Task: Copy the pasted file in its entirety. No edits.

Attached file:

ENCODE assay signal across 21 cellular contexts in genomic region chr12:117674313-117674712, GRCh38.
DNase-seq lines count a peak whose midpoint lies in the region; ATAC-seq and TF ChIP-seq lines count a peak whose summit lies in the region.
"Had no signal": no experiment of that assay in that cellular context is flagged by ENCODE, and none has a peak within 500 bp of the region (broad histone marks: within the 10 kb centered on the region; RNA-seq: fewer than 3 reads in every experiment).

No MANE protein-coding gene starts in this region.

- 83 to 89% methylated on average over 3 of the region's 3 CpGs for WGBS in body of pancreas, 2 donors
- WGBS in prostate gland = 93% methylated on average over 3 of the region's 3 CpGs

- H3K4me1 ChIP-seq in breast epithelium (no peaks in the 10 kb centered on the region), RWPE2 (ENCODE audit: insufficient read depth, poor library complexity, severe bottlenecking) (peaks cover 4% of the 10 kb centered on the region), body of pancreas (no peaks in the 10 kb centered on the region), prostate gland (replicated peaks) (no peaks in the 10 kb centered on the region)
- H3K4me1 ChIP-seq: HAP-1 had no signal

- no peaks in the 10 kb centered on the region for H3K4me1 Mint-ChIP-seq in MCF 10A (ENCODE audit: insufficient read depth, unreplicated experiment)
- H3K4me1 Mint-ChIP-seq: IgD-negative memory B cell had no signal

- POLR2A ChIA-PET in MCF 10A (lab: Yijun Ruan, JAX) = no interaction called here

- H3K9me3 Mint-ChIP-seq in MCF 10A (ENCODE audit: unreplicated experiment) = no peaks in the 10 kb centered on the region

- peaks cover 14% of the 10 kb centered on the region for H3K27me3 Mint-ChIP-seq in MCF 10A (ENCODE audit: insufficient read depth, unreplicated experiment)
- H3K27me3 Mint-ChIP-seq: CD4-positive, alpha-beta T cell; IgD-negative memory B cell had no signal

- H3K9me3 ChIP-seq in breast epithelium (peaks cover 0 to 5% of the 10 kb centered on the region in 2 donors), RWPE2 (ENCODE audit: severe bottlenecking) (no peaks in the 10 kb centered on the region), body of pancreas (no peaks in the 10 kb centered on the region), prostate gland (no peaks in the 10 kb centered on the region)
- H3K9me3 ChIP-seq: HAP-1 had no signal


ENCODE assay signal across 21 cellular contexts in genomic region chr12:117674313-117674712, GRCh38.
DNase-seq lines count a peak whose midpoint lies in the region; ATAC-seq and TF ChIP-seq lines count a peak whose summit lies in the region.
"Had no signal": no experiment of that assay in that cellular context is flagged by ENCODE, and none has a peak within 500 bp of the region (broad histone marks: within the 10 kb centered on the region; RNA-seq: fewer than 3 reads in every experiment).

No MANE protein-coding gene starts in this region.

- 83 to 89% methylated on average over 3 of the region's 3 CpGs for WGBS in body of pancreas, 2 donors
- WGBS in prostate gland = 93% methylated on average over 3 of the region's 3 CpGs

- H3K4me1 ChIP-seq in breast epithelium (no peaks in the 10 kb centered on the region), RWPE2 (ENCODE audit: insufficient read depth, poor library complexity, severe bottlenecking) (peaks cover 4% of the 10 kb centered on the region), body of pancreas (no peaks in the 10 kb centered on the region), prostate gland (replicated peaks) (no peaks in the 10 kb centered on the region)
- H3K4me1 ChIP-seq: HAP-1 had no signal

- no peaks in the 10 kb centered on the region for H3K4me1 Mint-ChIP-seq in MCF 10A (ENCODE audit: insufficient read depth, unreplicated experiment)
- H3K4me1 Mint-ChIP-seq: IgD-negative memory B cell had no signal

- POLR2A ChIA-PET in MCF 10A (lab: Yijun Ruan, JAX) = no interaction called here

- H3K9me3 Mint-ChIP-seq in MCF 10A (ENCODE audit: unreplicated experiment) = no peaks in the 10 kb centered on the region

- peaks cover 14% of the 10 kb centered on the region for H3K27me3 Mint-ChIP-seq in MCF 10A (ENCODE audit: insufficient read depth, unreplicated experiment)
- H3K27me3 Mint-ChIP-seq: CD4-positive, alpha-beta T cell; IgD-negative memory B cell had no signal

- H3K9me3 ChIP-seq in breast epithelium (peaks cover 0 to 5% of the 10 kb centered on the region in 2 donors), RWPE2 (ENCODE audit: severe bottlenecking) (no peaks in the 10 kb centered on the region), body of pancreas (no peaks in the 10 kb centered on the region), prostate gland (no peaks in the 10 kb centered on the region)
- H3K9me3 ChIP-seq: HAP-1 had no signal